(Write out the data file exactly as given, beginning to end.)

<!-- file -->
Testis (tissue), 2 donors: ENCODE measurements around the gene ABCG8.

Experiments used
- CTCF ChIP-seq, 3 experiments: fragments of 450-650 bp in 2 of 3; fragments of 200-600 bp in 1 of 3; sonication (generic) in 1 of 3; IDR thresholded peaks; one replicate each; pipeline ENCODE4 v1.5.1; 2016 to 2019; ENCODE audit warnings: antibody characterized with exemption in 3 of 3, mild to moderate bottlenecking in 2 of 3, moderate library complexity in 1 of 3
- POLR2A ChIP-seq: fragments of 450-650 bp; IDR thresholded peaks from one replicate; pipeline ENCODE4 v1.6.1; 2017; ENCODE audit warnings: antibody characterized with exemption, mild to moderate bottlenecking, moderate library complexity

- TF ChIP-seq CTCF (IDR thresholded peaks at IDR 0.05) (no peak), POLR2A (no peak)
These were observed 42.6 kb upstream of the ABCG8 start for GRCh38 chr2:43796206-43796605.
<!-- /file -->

Testis (tissue), 2 donors: ENCODE measurements around the gene ABCG8.

Experiments used
- CTCF ChIP-seq, 3 experiments: fragments of 450-650 bp in 2 of 3; fragments of 200-600 bp in 1 of 3; sonication (generic) in 1 of 3; IDR thresholded peaks; one replicate each; pipeline ENCODE4 v1.5.1; 2016 to 2019; ENCODE audit warnings: antibody characterized with exemption in 3 of 3, mild to moderate bottlenecking in 2 of 3, moderate library complexity in 1 of 3
- POLR2A ChIP-seq: fragments of 450-650 bp; IDR thresholded peaks from one replicate; pipeline ENCODE4 v1.6.1; 2017; ENCODE audit warnings: antibody characterized with exemption, mild to moderate bottlenecking, moderate library complexity

- TF ChIP-seq CTCF (IDR thresholded peaks at IDR 0.05) (no peak), POLR2A (no peak)
These were observed 42.6 kb upstream of the ABCG8 start for GRCh38 chr2:43796206-43796605.